One thing that often surprises me is when a therapy user comments on how they admire the therapist because they must never get overwhelmed by the common issues or problems the rest of humanity experiences.
The times I’ve heard people tell me, “I wish I was like you, you are so calm and together.” As much as I appreciate the compliment, that isn’t always true.
I’ve been through psychotherapy before. As a trainee years and years ago, I was required to do at least a year of therapy. And although when I went into therapy I thought I didn’t have any issues to talk about and thought myself self-aware, I soon learned how easy it is fooling oneself.
I found that 18 months of therapy changed me and defined who I became for the rest of my life. Since then I’ve been a strong advocate for therapists having therapy and I always stand by the belief that I could never ask my clients to do something that I wouldn’t be prepared to do myself.
I’m very wary of therapists who have never had therapy and I’m suspicious of their motives for being a therapist without seeing the other side of the chair first. Personally, I think it’s essential for all therapists to have experienced what it feels like to be faced with a stranger while exploring difficult issues. To put oneself in a position to be vulnerable and explore truths about oneself that would be safer kept hidden and not revealed. I believe it’s valuable for a therapist to experience being human, flaws and all.
For me, if a therapist hasn’t been through that experience, I personally wouldn’t want them to be my therapist.
This brings me to why I’m writing this article. I think it’s important that people know that therapists also need help at times. I know for myself, I’ve recently been going through some difficult issues that I knew I couldn’t understand alone, and I started therapy to help me gain some new insight. I’ve always found therapy a great way of getting a different view of what I thought my problem was.
It’s also a great way to just talk and see what happens. Being guided to stay with feelings or to talk more about a certain issues helps illuminate areas that I hadn’t considered when thinking alone. Therapy is also great for getting to the heart of an issue, even if the conclusion was different to what I was expecting or wanting.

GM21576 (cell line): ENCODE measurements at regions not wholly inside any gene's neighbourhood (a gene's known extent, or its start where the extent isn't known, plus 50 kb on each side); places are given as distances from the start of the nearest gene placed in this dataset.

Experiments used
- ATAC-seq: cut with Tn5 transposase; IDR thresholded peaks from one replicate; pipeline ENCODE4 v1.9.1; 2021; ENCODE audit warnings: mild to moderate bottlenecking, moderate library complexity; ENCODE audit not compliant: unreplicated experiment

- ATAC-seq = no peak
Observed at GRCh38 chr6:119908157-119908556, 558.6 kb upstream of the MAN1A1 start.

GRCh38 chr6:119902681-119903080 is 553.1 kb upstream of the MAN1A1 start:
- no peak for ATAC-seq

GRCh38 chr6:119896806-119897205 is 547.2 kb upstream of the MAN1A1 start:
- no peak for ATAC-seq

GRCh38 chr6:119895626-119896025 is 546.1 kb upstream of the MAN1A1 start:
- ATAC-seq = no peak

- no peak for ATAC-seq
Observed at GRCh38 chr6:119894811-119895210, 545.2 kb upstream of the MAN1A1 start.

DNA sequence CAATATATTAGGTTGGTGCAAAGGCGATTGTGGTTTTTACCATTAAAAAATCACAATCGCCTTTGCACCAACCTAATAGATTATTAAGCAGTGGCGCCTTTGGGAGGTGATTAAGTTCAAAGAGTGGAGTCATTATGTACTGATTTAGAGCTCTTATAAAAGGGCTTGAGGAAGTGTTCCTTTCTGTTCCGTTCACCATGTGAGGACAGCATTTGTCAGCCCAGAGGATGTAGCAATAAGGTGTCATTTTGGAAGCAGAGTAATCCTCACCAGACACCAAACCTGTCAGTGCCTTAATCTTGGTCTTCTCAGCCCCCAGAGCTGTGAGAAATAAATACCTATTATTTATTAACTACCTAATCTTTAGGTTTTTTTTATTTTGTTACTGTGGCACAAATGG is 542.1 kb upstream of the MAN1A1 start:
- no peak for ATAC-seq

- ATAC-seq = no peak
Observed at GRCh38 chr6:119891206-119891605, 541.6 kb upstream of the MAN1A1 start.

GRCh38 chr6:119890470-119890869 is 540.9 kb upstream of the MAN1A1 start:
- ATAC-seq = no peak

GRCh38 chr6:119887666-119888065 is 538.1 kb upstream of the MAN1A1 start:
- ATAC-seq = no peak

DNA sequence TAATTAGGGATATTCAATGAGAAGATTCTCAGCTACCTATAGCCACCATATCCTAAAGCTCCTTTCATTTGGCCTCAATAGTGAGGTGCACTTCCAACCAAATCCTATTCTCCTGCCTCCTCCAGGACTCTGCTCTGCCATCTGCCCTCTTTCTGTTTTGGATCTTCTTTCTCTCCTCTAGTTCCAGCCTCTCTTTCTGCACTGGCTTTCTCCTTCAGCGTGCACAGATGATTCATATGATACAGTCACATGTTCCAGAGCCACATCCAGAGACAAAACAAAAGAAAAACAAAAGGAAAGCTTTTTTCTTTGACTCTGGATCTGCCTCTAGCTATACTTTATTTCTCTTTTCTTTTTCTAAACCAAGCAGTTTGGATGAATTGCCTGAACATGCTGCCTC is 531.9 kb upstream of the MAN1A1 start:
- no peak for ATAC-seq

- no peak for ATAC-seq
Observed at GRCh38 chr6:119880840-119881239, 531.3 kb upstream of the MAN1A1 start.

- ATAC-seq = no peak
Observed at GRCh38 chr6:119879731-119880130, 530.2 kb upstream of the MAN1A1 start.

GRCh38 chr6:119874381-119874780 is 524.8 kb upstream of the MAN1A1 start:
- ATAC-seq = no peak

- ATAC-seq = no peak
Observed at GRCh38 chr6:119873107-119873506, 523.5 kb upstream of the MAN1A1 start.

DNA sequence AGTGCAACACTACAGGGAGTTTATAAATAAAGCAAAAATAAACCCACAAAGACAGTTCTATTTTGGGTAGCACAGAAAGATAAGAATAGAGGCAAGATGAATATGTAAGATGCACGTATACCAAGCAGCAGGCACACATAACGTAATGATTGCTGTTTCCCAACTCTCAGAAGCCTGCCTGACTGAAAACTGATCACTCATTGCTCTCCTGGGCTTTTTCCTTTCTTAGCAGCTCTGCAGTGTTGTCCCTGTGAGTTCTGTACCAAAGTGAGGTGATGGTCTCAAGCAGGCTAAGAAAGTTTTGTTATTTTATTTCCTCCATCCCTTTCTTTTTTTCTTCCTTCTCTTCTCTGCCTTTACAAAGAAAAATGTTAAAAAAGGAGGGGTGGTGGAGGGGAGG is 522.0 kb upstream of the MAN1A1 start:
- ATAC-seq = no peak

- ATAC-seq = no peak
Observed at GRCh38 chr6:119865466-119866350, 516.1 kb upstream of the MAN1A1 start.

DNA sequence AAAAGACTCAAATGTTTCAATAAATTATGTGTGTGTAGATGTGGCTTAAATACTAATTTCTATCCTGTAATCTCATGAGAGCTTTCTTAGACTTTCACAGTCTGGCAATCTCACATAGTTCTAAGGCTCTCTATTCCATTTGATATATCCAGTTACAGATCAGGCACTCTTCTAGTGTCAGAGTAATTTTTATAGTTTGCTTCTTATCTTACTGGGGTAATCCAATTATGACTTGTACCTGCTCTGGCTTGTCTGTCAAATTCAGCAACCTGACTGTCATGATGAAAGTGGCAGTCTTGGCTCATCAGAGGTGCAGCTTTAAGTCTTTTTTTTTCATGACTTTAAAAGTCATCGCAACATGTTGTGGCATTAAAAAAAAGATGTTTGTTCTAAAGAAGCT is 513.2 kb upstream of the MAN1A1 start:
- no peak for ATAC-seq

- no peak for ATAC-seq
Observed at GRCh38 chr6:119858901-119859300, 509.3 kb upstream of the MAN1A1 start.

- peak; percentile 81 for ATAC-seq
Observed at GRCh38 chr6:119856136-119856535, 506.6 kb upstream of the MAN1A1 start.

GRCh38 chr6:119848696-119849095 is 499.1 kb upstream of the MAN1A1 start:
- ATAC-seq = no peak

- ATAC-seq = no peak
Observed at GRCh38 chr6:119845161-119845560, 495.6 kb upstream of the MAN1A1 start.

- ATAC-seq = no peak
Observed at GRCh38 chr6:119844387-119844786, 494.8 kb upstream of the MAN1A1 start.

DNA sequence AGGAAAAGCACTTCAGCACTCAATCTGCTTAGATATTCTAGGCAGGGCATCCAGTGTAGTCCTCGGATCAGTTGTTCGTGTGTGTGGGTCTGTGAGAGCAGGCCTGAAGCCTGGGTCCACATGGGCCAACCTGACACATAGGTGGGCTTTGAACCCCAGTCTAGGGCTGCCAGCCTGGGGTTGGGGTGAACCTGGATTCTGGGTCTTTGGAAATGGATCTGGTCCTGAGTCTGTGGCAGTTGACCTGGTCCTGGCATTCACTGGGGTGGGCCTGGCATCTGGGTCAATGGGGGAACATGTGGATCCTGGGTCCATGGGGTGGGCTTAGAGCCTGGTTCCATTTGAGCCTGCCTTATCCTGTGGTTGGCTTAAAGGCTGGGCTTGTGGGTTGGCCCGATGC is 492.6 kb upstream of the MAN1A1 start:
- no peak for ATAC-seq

I also know that as much as I know about therapy, what motivates people and change, sometimes I think it’s healthy to throw my hands up in the air and say, “I need help. I can’t do this alone.”
Another thing to remember about therapy is that everybody uses it differently. There isn’t just one way to ‘do therapy.’ Some people want to work on specific problems, like myself. Others want to talk to somebody and not have a specific goal in mind because they are lost or stuck in life; and some people just like to go to talk as there is little room in their lives to talk about themselves elsewhere.
All of these options are fine. There is no right or wrong way ‘to do’ therapy.
In practice I’m a goal-focused therapist and I work with people to help them achieve specific goals. But I also recognize that that type of therapy doesn’t work for everybody. In fact, I’m working on my current issues not in a goal-focused way. I want to explore my feelings around that goal and experience my body and emotions before I can go back to working on my cognitive tasks. And that works for me at this point.
Again, there isn’t one right therapeutic approach which will suit everybody, and each therapist is different and will bring specific strengths and weaknesses to the therapy relationship. Also different approaches can help us at different times in our lives – one size will not fit all.
If you’re with a therapist or in therapy that doesn’t seem to work for you, you can always change. It’s like finding the right shoes. Some days you want the super-fast running shoes, other times the dog-chewed comfy slippers.
So next time you see your therapist and think that he or she has his or her life together, don’t be afraid to ask if they’ve ever had therapy. They may tell you, and they may not. But I am a firm believer in practicing what I preach because I know therapy is helpful and will always be a part of my life as either a therapist or therapy user.
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Last reviewed: By John M. Grohol, Psy.D. on 18 Oct 2013
Published on PsychCentral.com. All rights reserved.
Coster, D. (2013). Therapists Have Therapy Too. Psych Central. Retrieved on March 8, 2014, from http://psychcentral.com/blog/archives/2013/10/18/therapists-have-therapy-too/